Now Joanna is holding the hand of someone waiting for her daughter to arrive. Only months ago, this woman — Lois Flowers — was one of the regulars in Pine Haven's dining room where the residents often linger long after the meal for some form of entertainment or another.
She was a woman who kept her hair dyed black and never left her room without her hair and make-up and outfit just right. She had her color chart done in 1981 and kept the little swatches like paint chips in the zippered section of her purse. She told Joanna that having your colors done was one of the best investments a woman could ever make. "I'm a winter," she said. "It's why turquoise looks so good on me." She loved to sing and some nights she could convince several people to join in; other nights she simply stood in one corner and swayed back and forth like she might have been in Las Vegas singing everything she knew of Doris Day and Rosemary Clooney and Judy Garland. She loved anything Irving Berlin had ever written. Now she has forgotten everything except the face of her daughter, random lyrics and that your shoes and purse should always match. Joanna has watched the daughter night after night, leaning into her mother's ear to sing — first upbeat (clang clang clang went the trolley, ding ding ding went the bell). She always ends with one of her very favorites like "It Could Happen to You" or "Over the Rainbow" or "What'll I Do?" Joanna — as ordered by Luke's many rules — keeps a notebook with an entry on each of the people she sits with. She has to do an official one to turn over to the nurse who oversees her work, but this is a different, personal notebook she writes just after someone has died. It's a notebook she bought and showed Luke to prove to him that she was taking his assignments seriously — a bright yellow college ruled spiral bound notebook, which was all she could find at the Thrifty Market there close to Luke's house. It was near the end for him so she didn't venture far. "This is my page," he told her. "Everybody should get at least a page." She writes what she knows: their names and birthplaces and favorite things. Sometimes she asks questions: what is your first memory? your favorite time of day or holiday or teacher or article of clothing? How would you describe your marriage? Was there something you learned in your life that surprised you? She records the weather and season and last words if there are any. Luke said that this would be her religion, the last words and memories of the dying her litany. She should read and reread the entries regularly like devotionals. Keep us close, he said, keep us alive. Don't ever let us disappear.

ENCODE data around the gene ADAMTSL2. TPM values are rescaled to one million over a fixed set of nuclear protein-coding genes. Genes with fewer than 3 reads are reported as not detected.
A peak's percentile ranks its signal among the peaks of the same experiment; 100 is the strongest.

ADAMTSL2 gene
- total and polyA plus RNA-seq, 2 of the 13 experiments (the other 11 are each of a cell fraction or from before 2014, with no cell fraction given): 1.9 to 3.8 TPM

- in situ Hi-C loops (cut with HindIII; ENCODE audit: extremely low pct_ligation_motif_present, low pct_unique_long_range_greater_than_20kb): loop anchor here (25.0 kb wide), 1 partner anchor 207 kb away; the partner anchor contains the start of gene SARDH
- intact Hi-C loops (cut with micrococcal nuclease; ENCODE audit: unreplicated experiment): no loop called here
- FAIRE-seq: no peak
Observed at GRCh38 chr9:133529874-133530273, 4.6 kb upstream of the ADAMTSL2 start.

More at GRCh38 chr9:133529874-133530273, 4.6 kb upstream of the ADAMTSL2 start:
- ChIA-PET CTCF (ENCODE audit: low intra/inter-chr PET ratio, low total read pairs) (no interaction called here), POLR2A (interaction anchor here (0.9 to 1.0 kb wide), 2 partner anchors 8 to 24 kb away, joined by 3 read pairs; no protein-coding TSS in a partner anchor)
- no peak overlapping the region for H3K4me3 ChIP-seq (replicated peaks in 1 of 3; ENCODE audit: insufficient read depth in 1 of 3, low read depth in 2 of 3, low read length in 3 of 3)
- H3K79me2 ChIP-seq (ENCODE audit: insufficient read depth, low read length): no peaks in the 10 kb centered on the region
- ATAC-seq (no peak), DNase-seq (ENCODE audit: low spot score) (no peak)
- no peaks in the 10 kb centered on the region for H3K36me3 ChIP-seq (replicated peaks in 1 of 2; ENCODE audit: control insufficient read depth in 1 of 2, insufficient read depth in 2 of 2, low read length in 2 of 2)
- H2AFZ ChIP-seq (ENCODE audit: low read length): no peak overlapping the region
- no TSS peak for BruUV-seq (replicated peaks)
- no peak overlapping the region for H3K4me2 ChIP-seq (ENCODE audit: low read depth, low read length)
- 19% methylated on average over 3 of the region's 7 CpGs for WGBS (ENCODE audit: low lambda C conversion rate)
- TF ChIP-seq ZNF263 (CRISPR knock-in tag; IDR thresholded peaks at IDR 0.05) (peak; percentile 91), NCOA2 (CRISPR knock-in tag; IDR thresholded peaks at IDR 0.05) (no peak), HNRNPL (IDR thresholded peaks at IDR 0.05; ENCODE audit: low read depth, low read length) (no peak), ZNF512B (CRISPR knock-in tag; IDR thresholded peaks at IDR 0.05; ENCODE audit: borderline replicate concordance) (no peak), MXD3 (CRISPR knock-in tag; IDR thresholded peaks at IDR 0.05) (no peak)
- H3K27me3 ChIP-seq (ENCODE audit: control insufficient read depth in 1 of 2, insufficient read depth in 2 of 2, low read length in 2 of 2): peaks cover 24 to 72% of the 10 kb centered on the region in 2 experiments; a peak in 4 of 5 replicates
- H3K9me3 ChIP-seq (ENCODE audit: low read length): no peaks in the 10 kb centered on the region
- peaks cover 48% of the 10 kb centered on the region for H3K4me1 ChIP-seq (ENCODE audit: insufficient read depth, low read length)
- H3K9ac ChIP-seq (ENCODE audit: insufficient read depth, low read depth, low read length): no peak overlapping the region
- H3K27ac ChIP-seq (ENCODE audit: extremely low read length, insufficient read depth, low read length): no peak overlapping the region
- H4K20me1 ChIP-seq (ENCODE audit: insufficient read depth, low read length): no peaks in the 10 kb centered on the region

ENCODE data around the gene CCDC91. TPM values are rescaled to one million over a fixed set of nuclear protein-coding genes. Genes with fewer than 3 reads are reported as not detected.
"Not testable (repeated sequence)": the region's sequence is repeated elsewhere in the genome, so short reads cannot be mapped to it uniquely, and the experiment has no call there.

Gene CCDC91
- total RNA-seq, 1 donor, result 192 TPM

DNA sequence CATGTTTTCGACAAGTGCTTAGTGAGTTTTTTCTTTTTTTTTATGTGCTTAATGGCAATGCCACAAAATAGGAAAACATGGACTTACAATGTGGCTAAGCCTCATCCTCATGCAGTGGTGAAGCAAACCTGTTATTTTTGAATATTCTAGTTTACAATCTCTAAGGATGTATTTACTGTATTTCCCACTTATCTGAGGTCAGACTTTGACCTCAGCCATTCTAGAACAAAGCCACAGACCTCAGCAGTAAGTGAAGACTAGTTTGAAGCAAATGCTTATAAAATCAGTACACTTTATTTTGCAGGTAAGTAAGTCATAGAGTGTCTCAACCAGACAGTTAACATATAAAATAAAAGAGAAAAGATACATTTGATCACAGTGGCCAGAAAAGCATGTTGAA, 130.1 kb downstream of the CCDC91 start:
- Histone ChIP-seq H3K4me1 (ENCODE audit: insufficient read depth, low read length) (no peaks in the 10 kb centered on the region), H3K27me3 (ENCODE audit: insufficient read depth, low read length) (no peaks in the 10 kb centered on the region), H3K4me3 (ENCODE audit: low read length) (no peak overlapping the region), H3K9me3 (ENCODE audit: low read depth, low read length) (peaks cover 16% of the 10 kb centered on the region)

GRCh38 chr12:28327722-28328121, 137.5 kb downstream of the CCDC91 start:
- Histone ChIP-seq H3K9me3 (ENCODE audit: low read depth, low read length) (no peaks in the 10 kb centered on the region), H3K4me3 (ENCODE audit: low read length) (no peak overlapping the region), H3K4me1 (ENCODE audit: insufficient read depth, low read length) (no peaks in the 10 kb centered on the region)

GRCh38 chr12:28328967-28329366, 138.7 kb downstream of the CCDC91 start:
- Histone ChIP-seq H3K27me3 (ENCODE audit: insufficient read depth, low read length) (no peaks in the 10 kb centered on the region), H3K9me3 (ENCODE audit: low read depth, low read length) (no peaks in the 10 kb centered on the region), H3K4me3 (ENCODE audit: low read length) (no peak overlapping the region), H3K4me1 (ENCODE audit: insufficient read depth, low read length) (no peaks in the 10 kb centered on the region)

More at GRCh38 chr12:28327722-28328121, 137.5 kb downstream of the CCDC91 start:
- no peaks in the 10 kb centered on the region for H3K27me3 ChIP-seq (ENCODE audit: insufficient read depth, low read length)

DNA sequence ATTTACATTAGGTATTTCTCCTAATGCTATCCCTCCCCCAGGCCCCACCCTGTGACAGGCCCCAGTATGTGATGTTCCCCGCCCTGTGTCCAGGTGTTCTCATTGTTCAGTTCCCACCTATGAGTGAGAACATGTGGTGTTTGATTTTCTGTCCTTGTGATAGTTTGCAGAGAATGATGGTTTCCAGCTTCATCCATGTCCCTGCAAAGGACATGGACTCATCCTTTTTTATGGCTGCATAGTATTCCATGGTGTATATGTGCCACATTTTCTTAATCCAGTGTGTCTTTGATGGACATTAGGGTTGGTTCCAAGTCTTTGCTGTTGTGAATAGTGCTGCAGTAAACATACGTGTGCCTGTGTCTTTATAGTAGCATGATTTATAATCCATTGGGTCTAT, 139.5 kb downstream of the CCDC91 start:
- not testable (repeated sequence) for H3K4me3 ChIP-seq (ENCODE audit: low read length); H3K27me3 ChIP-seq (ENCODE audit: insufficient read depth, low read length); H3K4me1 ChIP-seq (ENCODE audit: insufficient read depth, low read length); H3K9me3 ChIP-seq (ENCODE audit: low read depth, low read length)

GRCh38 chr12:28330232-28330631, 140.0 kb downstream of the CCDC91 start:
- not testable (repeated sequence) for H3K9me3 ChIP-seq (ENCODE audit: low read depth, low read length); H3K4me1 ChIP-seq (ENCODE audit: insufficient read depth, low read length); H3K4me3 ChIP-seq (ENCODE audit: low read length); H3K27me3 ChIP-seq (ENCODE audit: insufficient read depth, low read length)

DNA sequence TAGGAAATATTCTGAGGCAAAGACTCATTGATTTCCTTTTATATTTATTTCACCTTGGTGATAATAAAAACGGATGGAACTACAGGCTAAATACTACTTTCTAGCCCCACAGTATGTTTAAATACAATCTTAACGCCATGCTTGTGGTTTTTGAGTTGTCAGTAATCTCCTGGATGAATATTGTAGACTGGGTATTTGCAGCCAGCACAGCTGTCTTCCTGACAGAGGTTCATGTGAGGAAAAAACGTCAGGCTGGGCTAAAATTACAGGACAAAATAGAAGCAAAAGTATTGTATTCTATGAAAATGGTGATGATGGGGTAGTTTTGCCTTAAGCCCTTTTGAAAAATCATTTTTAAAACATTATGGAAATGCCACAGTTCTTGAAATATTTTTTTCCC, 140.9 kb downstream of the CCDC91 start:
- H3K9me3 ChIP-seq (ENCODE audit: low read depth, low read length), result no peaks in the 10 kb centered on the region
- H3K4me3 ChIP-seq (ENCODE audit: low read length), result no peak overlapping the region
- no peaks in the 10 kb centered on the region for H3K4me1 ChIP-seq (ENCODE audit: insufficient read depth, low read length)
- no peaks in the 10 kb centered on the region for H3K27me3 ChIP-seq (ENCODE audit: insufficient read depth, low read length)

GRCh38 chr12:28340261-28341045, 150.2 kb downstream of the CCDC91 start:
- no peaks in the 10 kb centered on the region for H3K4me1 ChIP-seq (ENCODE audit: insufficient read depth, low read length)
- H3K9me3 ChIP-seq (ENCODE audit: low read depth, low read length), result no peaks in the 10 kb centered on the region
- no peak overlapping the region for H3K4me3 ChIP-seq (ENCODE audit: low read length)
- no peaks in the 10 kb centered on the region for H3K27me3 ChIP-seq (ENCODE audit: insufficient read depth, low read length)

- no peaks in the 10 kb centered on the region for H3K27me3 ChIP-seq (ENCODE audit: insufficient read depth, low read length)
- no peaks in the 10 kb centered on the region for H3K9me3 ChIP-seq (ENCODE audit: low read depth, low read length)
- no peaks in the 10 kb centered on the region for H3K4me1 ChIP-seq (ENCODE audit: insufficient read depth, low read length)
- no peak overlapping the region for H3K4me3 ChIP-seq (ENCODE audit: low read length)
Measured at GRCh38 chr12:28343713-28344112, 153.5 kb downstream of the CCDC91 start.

The longest and most expensive journey you will ever make is the one to yourself. Joanna's life is blip blip blip, like images on an old film projector that keeps sticking and burning. She's been spliced a lot of times over the years but finally she feels free — not perfect, not problem-free, just free. No one likes to talk about the positive parts of getting older and aging into orphan hood, how with your parents you often bury a lot of things you were never able to confront or fix or let go of.
She has spent long hours discussing this with C.J., a girl most likely not to be Joanna's best friend, and yet, she is. C.J. is half her age, punk and pierced and tattooed with a baby boy whose father she won't discuss — not yet at least. C.J. is beautiful and so unaware of it, long legs and hazel eyes and a beautiful dark complexion that leaves people perplexed and wondering about her ethnicity. It seems she might even be perplexed herself and camouflages herself with tattoos and loose clothing and colors of hair dyes that are not natural to any race.